“The main priority for tolling companies is to serve the drivers. There is always an alternative route drivers can take,” says Stocchi, asserting that “choosing a tolled facility provides greater safety, more comfort, avoids congestion along with shorter and reliable journey times. You can have all types of equipment and monitoring but unless you provide a service for which drivers are prepared to pay, then you will not have a successful business.”
Both IBTTA and Asecap are considering how best to deal with connected and autonomous vehicles; what they will mean for the technical (and perhaps physical) infrastructure of tolled roads.
“Our members already have installed instrumentation to detect poor weather conditions – fog or ice and snow – and signs to warn drivers but will they need to adapt the network to be able to inform connected and autonomous vehicles? This is just an example and it is already a difficult question to solve.
“However, toll road operators will be ready and prepared when these vehicles start to appear. What they need to know is what type of information can be transmitted, and how.
“Both associations are examining these questions and contemplating studies and pilot projects to provide the data for forecasts and to make provisions for what may happen in the future. That will help ensure our members’ businesses will continue to develop.”
There is greater disparity when it comes to all-electronic or open road tolling with the US taking a clear lead. Stocchi says all-electronic tolling is starting to happen in Europe but it takes time, especially where infrastructure changes are involved such as the removal of toll booths and installing gantries. There will be added problems; for instance, popular routes to holiday destinations which attract large numbers of foreign tourists who will not be registered users of the road.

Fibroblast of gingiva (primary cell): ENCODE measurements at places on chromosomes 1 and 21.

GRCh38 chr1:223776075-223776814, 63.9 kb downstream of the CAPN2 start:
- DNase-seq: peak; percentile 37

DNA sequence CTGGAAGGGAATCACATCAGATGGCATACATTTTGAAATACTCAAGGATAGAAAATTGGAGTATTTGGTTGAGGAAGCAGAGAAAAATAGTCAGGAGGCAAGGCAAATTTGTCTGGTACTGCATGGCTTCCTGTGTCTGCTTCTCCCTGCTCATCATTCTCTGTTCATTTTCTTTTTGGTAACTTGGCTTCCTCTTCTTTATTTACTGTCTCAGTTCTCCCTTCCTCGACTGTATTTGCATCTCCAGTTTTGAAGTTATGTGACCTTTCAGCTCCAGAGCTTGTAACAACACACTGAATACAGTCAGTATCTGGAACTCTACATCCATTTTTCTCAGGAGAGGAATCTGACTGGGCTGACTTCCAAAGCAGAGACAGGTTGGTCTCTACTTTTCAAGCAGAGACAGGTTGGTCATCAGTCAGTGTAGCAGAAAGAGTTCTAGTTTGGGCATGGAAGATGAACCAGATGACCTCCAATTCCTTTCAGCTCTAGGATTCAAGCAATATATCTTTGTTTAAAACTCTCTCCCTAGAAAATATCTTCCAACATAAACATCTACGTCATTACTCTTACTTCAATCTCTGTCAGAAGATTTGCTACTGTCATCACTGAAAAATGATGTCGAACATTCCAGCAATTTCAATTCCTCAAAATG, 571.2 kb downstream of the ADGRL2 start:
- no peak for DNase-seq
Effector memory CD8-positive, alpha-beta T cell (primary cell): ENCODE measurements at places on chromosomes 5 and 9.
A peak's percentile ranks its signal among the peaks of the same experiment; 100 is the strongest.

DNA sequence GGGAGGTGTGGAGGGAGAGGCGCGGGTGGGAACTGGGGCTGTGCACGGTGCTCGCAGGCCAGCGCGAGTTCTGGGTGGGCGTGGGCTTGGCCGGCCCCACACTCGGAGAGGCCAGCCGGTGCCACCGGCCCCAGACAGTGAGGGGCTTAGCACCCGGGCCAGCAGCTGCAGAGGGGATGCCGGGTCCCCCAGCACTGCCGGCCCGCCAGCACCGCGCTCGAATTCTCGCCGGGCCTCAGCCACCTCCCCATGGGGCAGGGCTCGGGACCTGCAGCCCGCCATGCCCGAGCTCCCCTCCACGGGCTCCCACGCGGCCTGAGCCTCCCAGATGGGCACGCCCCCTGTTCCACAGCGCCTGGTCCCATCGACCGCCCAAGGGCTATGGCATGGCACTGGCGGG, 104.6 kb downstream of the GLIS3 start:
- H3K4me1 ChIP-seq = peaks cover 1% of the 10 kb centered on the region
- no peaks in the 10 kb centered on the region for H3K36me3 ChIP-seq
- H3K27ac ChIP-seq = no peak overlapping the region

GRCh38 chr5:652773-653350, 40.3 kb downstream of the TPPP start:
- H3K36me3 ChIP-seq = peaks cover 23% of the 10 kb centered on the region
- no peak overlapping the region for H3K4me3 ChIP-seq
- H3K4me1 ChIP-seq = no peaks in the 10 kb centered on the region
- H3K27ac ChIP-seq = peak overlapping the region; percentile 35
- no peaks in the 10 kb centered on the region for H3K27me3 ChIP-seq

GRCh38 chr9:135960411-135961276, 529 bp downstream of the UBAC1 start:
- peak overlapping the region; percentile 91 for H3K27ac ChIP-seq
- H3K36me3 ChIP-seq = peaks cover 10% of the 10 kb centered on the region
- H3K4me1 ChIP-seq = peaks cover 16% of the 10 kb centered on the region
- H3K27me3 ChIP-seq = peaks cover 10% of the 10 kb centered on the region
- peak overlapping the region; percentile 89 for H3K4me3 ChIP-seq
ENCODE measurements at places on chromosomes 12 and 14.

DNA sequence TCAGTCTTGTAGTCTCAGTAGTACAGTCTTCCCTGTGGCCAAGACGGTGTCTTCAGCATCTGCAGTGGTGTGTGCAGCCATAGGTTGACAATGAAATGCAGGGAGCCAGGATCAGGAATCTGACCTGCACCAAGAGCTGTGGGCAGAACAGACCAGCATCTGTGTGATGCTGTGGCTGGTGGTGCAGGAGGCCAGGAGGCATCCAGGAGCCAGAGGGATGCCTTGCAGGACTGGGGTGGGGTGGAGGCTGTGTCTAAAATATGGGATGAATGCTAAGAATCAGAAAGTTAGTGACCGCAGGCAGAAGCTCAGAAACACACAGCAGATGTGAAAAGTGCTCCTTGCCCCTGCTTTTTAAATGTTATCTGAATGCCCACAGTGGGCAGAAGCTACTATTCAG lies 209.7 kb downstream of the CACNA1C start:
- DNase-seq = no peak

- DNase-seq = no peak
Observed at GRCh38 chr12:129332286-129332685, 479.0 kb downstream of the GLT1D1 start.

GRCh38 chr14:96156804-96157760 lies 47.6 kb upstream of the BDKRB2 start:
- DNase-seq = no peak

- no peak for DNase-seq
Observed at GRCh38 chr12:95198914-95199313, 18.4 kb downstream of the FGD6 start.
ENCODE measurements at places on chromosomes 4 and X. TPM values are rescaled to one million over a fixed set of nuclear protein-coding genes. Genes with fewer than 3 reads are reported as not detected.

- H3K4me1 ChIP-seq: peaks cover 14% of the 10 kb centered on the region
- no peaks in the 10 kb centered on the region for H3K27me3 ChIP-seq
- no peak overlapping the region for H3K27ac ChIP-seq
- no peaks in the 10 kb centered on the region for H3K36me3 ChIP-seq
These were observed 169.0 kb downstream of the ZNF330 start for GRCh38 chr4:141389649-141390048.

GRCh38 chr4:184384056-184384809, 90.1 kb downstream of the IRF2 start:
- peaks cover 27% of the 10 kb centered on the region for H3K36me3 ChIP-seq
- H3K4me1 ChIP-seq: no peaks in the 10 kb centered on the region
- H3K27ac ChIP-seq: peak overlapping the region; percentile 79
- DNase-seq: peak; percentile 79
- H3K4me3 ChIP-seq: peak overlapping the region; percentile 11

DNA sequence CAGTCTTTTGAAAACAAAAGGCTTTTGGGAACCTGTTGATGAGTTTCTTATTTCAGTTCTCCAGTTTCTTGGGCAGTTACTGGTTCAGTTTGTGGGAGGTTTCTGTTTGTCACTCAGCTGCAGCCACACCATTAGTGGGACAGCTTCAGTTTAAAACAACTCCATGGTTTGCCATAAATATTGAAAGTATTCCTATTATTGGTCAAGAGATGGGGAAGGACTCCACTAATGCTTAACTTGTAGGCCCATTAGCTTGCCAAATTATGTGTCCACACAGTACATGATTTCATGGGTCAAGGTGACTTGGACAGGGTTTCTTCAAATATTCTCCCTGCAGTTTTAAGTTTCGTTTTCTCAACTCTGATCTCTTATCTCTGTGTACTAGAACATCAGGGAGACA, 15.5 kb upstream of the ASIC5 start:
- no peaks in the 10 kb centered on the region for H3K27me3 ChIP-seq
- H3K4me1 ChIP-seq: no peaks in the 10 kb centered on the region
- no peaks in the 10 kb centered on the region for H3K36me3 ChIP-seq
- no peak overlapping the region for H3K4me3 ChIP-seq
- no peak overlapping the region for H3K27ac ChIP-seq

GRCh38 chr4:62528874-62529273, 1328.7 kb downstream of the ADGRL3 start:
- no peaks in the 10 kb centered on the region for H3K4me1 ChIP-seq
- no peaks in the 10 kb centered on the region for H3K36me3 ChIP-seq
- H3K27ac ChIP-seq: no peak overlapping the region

Tolling companies, especially those employing all-electronic tolling, are also ideally placed to help authorities implement congestion or low emission zones or even road user charging schemes. Is Asecap or the IBTTA (or their members) participating in this type of initiative? “These issues are raised in our meetings and conferences but there are not, to my knowledge, any current projects underway”.
With tolled roads and managed lanes offering paying drivers a faster and more convenient alternative, the question arises as to whether toll roads are socially divisive, penalising those unable or unwilling to pay. About this issue Stocchi is very clear: “It is not for toll operators to set social norms; that is a political issue decided by national or local government. Toll roads are either operated by these public bodies or are licensed by the public authority through a concession contract. So that decision has already been taken long before any tolling entity becomes involved.
“Once an authority has decided a road will be tolled, then it is the toll company’s duty and obligation to provide the best service possible for the road user and to do so in an efficient and transparent manner,” Stocchi says.
“Evidence shows that the users of toll roads are not defined by any particular social class and because there are usually free-use alternatives - although these alternatives may not be as convenient - each driver has the choice to use the toll road or not. It is our business to serve drivers who do decide to pay the toll and to get them from A to B efficiently,” she says and adds “Tolling is one of the most effective tools to finance, build, maintain, and improve road infrastructure for the benefit of road users and citizens. I would like to highlight once more that users are free to choose and they can immediately see the benefits they receive for the fees they pay on the road infrastructure they use, as it has been also highlighted in the ASECAP-IBTTA Joint Declaration on Tolling a few years ago.”
What are her goals for leading IBTTA this year?
“I would like to reinforce the international perspectives and objectives of IBTTA which I think will help both IBTTA and the tolling sector worldwide. This cannot be achieved in one year. Fortunately, the IBTTA’s constitution is that you become 2nd vice president and then vice president before your year as president, so that by the time you become president you have a very good understanding of how the association and its members operate.
“Another benefit of this collegial way of operating is that you are building on the achievements of the previous presidents and paving the way for the next. So this work started before I took over as president and will continue after I finish my term and become immediate past president. I will then join the Council of Past Presidents and continue my work - everybody has a role.”
A good mantra for any organisation, one wih which Stocchi can so readily associate.